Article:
With the New Year upon us, a desire to turn over a new leaf and our annual resolution for self-improvement in hand, ask any parent or teacher and their goal is to “do better”. Parents and educators both ask, “What’s going on with our children?” and “What does it look like to do better?”
As parents, we want to turn over a fresh leaf and support our children in moving toward independence in their day to day activities. Educators also hope to take a fresh look at their students and aim to motivate and develop independence in learning styles.
How can you help your unique learner move toward independence?
First, the child must have an innate, internalized, automatic sense of the physical world. In other words, they need to understand three-dimensional space and be able to navigate their physical body in, over, under, through, around, and other physical spatial relationships.
Navigating space seems simple to us because, with just a quick glance, we can easily see how to navigate to the restroom in a busy and unfamiliar restaurant. The visual sense of space comes from experiencing it physically. We may not remember learning this skill, but learn it we surely did.
Our children need to learn this skill too. They must learn the words to describe physical space and be able to separate themselves from that space. The ability to separate themselves then allows them to learn to observe the objects, people, places, and things that are in the space around them. This, in turn, develops into the ability to visually judge space without having to physically move around the room.
The unique learner who has difficulty sequencing, reasoning, and independently problem‑solving literally needs physical movement (often more beneficial than added homework) in order to facilitate effective thinking.
They’ve Got to Move It
A more typical student may seem to respond well to practice, practice, practice. A unique learner seems to respond better to practice, movement, practice, movement.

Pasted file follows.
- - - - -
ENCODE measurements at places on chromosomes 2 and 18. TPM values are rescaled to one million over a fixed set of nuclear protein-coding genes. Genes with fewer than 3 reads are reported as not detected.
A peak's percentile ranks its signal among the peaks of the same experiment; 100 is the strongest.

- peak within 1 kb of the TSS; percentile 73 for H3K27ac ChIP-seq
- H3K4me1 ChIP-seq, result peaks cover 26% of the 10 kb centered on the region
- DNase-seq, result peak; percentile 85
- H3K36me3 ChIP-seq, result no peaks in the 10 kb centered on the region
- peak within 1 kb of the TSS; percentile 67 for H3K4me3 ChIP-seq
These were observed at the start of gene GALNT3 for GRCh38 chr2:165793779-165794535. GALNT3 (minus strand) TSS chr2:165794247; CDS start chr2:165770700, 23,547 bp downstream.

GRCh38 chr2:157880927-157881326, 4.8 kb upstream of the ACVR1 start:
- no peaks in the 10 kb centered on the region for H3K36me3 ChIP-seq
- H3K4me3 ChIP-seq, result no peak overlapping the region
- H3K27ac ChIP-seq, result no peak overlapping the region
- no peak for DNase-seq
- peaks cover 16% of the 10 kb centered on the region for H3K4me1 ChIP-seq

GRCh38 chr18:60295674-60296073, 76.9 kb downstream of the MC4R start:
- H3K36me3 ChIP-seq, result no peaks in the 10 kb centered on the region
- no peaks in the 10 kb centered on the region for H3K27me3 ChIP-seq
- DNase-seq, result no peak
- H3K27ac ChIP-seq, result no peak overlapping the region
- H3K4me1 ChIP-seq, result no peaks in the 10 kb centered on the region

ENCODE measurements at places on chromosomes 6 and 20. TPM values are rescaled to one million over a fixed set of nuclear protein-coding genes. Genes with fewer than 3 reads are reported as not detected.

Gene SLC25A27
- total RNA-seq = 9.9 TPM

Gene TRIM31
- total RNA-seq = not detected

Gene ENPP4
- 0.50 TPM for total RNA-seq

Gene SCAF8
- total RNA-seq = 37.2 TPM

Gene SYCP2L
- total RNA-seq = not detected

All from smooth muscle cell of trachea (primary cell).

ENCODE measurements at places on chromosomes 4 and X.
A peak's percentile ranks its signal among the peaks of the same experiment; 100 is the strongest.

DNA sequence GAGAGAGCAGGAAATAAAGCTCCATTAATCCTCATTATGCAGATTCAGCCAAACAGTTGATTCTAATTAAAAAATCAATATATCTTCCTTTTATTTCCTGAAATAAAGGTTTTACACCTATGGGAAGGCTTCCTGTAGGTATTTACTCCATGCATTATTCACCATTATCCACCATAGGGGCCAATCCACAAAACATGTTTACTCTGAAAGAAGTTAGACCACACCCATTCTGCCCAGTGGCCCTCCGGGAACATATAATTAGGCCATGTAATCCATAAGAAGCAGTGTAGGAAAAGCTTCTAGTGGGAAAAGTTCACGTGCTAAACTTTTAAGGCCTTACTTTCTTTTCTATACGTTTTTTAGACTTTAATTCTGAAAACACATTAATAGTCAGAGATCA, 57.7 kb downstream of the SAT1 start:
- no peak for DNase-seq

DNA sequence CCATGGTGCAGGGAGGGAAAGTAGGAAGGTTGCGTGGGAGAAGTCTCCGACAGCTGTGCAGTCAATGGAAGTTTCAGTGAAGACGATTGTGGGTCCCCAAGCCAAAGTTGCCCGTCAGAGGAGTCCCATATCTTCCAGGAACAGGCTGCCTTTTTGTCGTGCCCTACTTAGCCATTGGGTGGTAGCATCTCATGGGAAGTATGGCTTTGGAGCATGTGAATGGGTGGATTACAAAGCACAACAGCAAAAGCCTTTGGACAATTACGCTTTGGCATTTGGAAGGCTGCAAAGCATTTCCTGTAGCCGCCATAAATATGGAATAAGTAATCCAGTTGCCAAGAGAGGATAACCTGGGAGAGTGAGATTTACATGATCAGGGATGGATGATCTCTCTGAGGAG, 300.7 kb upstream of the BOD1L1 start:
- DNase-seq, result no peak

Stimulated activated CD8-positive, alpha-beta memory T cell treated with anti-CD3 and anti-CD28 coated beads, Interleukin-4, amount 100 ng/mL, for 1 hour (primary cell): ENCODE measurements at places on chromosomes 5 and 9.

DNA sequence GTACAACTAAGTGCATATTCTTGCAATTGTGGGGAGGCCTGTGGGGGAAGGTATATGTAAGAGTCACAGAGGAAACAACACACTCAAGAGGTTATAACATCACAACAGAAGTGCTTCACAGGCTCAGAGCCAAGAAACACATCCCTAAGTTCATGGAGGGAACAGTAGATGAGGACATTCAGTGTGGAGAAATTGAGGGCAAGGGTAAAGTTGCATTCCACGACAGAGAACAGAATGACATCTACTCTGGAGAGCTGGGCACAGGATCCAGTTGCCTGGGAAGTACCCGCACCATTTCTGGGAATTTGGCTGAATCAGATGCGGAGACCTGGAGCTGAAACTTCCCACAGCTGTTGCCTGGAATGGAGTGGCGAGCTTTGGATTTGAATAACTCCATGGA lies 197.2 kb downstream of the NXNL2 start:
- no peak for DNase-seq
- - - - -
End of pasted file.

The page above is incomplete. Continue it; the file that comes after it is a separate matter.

When we talk about physically experiencing the world around us, we are really talking about the sensory system that perceives movement in relationship to the space around us. This sensory system, the vestibular system, perceives the gravitational pull of the earth’s surface and creates an innate drive for balance. This drive informs the muscle and joint system that has its own set of receptors, called proprioceptors, that allow the body to smoothly respond to different shifts in the center of gravity.
We correct our balance while riding a bicycle by a small action of a specific muscle and joint system, the proprioceptive system. Sometimes, just tilting the head to the side is sufficient in overcoming any slight loss of balance when cycling around a curve. Cycling requires the integration of the vestibular system with the proprioceptive system.
If these two systems aren’t functioning properly, the brain will struggle to learn. They are foundational to learning as well as a sense of emotional and physical security.
This information can provide a world of understanding in providing the most effective support for children who are unique learners. The vestibular system needs exercising and the proprioceptive system needs exercising because the vestibular system and the proprioceptive systems are fuel for the brain.
The vestibular system provides an overall sense of calm and of emotional security and may explain why taking a walk is so pleasant. Movement, exercise, sports, martial arts, yoga, dancing, and juggling all offer excellent opportunities for the movement system to stimulate and help facilitate brain functioning.
Often unique learner’s performance is judged according to a standard metric of the speed of performance and accuracy of responses. However, now that you understand how foundational the vestibular and proprioceptive systems are to learning readiness, you can support your unique learner’s growth by embedding movement as a part of the fuel necessary to grow the brain.
Now that you can judge their performance based on problem‑solving skills versus the standard metrics of the speed of performance and accuracy of responses, you can support your unique learner’s growth by embedding movement as a part of the fuel necessary to grow the brain.
Understand What Progress Looks Like
Our children, and especially our children who are unique learners, need to be better understood. Their metric is different when indicating progress. These students need to assimilate the information around them, recognize patterns, and consider alternative explanations before selecting the most likely. This type of problem‑solving not only needs to occur when performing reading, writing, and arithmetic but also on the playground and when driving home from school with siblings.
Now you understand your unique learner better. Your resolution to do better is already achieved because doing better, for these children requires a better understanding of their actions.
(Be sure to check out the exercises for the vestibular and proprioceptive systems in Strategies to Try.)